Mentally, I had achieved my first goal, so now the next goal was to continue on in that same fashion, and make it about a quarter mile to the first turn into a neighborhood. I knew once we turned, I would be done with the headwind for good. Sure enough, the turn came, and there was still a bit of a headwind, until we made another turn and the wind was gone. But now it was time for the biggest hill of the race. Every year this hill seems to get less and less steep, which is awesome. I don't even think I slowed down at all on it this year. Possibly because I had a tailwind assisting me. My plan was for this mile to be about 4-5 seconds faster than the first mile, and without really trying to hit a particular pace, I naturally logged 6:26 for mile 2. I noticed that the mile markers were misplaced this year. I auto-lap my Garmin during races so I don't have to worry about it, and it's a good thing too because the markers were misplaced by about a tenth of a mile.
I think this course is mentally easier than a flat out-and-back like the Hains Point courses. If you know the course well, you can break it up into small bits and take them on one at a time. I reached the top of the hill and then focused on really fast turnover to take advantage of the downhill. Now it was time for the quarter-mile stretch that always seems longer than it should to get back out onto the main road. This little portion of the course is uphill and it's annoying because I just want to be back on the main road with the finish line straight ahead. So I told myself to just get through that short part, and then the turn would come. I glanced down at my Garmin as I made the final turn onto the main road with about 0.7 left to go. It read 6:21, so I knew I was executing well, and I could make that last mile sub 6:20, which is what I had planned. I gunned it really, really hard, and logged 6:18 for the final mile.
The Last 0.13
As I approached the finish line, I saw the clock and thought I might be able to squeak under 20. With that in mind I ran as fast as I could, at a pace of 5:35.
After the Race
I finished, and I knew Greg would be a few minutes behind me because he was running it at an easy pace. My watch read 20:01, and I was dying to know if I had officially broken 20, because I always stop my watch a few seconds after crossing. I kept walking until I reached a nearby neighborhood. And then, it was time for. . . ANOTHER WORKOUT! Even though I had just PR'ed my 5K, there was still marathon training to be done! My coach wanted me to recover from the race for about five minutes and then run 4 x 400m with 3-minute recoveries.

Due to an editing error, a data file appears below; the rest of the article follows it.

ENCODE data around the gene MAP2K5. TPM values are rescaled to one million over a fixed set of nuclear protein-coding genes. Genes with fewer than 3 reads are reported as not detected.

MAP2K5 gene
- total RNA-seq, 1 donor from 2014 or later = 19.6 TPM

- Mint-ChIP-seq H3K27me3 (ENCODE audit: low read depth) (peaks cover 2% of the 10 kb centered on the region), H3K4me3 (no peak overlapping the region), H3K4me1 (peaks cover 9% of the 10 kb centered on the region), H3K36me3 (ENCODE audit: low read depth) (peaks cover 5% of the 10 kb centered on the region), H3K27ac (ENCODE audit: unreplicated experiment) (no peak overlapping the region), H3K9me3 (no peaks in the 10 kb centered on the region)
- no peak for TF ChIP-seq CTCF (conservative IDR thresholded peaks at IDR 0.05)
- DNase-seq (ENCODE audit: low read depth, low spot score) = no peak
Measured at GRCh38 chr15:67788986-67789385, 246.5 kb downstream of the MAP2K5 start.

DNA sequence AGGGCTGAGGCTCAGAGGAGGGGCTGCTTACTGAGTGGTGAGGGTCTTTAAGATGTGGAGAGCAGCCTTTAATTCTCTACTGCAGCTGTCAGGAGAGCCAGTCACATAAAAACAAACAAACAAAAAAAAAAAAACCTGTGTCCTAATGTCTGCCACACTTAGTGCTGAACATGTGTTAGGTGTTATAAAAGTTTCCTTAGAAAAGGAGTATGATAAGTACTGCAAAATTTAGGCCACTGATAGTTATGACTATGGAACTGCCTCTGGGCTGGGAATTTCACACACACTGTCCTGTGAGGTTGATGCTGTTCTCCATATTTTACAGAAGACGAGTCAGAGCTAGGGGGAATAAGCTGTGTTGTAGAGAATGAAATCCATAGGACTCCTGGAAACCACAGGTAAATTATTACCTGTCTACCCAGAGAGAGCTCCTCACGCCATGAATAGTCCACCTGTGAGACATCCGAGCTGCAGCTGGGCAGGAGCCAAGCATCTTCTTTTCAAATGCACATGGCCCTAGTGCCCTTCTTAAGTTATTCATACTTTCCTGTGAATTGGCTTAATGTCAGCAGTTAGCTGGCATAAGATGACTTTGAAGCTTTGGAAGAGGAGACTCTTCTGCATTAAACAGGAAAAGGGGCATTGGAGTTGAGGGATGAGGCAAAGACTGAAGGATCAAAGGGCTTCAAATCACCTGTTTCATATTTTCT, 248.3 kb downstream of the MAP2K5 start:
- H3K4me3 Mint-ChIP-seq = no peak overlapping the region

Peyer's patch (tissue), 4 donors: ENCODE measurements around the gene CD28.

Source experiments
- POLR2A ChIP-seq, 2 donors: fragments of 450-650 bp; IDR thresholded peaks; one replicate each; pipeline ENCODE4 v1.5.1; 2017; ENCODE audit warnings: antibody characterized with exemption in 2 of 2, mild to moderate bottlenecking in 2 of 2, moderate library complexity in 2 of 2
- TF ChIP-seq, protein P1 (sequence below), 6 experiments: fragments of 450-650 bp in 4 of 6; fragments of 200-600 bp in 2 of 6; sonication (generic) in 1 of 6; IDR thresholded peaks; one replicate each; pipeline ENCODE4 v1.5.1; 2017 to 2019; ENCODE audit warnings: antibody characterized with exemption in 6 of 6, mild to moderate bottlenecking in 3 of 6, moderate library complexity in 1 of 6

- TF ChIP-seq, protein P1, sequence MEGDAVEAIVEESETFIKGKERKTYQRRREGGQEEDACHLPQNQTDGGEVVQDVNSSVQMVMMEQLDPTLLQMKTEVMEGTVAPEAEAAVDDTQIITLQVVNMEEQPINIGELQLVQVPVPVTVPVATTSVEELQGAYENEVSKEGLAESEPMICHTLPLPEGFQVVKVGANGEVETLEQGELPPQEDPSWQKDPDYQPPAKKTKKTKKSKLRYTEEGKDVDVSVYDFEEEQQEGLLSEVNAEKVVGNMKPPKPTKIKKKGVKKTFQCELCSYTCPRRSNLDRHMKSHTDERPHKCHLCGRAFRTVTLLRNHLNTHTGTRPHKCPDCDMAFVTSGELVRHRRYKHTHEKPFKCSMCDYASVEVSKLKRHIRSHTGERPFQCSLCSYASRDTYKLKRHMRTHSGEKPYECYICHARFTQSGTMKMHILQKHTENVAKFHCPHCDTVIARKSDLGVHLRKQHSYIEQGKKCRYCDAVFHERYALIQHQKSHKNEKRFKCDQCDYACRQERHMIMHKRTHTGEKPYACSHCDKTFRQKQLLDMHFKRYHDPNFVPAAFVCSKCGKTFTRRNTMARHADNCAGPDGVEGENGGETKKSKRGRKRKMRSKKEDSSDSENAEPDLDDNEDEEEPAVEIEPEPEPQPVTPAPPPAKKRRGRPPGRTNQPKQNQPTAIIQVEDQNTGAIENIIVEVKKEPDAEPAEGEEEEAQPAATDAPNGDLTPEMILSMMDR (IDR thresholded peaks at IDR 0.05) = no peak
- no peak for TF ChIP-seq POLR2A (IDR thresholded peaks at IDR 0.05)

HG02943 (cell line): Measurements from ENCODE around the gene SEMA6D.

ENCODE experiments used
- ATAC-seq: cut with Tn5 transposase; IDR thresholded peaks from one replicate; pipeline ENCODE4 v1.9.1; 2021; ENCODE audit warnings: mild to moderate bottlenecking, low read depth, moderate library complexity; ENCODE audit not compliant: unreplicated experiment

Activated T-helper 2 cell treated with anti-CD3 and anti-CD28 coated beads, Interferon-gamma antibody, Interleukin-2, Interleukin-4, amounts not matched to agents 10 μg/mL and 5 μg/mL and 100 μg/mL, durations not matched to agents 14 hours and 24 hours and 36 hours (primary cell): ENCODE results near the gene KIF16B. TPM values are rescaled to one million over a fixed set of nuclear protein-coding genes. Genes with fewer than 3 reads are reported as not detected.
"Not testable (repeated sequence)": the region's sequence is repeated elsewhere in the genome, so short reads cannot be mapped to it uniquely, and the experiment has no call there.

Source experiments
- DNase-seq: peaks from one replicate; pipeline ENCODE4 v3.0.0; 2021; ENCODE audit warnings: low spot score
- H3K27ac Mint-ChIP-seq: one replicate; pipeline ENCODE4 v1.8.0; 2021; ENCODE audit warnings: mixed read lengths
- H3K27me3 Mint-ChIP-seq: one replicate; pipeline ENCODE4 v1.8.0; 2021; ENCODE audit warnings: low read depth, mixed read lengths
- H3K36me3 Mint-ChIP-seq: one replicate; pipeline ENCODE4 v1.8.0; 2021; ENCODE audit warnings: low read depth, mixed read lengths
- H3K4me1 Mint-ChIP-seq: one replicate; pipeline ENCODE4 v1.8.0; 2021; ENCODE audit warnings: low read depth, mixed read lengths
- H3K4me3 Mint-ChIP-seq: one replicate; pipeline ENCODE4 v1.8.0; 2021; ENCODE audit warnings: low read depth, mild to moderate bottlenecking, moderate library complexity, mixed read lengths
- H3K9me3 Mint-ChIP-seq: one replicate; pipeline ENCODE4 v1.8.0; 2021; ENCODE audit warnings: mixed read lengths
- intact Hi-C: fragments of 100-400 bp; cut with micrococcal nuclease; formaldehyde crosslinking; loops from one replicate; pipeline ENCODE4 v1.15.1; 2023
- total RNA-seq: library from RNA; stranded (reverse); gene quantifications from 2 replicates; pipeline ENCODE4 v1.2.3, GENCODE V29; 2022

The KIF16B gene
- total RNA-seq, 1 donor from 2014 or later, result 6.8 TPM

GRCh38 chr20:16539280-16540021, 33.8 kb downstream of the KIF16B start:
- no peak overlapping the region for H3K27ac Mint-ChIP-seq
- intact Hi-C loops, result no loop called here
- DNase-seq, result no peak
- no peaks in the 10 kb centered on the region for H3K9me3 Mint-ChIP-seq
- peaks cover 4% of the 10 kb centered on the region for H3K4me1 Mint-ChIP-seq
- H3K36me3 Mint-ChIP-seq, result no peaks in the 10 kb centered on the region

Greg knew where I would be and he planned to meet me there with my jacket. So, I started doing these intervals and the first one felt pretty good. I hadn't allowed myself to become stiff, so I ran 1:35 (6:21 pace). The next one came in at 1:33 (6:12 pace), and then I saw Greg on my recovery jog. I ran the third one in 1:30 (6:03 pace) and was really ready to be done at that point. All I could think about was my time and if I had broken 20. I was going to stop out of impatience but I told myself I'd have better Karma if I did the last one. I did so in 1:31, and then my final recovery jog.
There was a line to check the computers for the results. And the computers weren't functioning properly at first. I was in so much suspense. At last, we were able to pull up the results and I found my name and it said 19:58! I screamed! I couldn't believe it. I was sure it would be 20:00 since that's just my luck, but I was elated. I think the people around me thought I was a freak.
I shed a few tears of joy, as this has been a goal of mine for two years and I have worked so hard and run so many 5Ks in pursuit of this goal. And to do it as my first race in my 40's makes it extra special. And to do it during marathon training makes it even more impressive to me! We will have PR cake tomorrow night.
This is a PR by 19 seconds, from my previous best of 20:17, set in May 2017.
I think my key to success today was having a really solid race plan for pacing and for how I would break the race into chunks. And also not pressuring myself to run sub-20. The windy forecast actually relieved some of the pressure, because if the conditions had been perfect, then I would have expected more out of myself. As for placing, I came in as the 4th female.
I'm so happy! I remember always thinking how fast those 19:xx people were. And now, I am one of them.
Turkey Trot history for the years I have data
|Year||Mile 1||Mile 2||Mile 3||Final Kick||Time|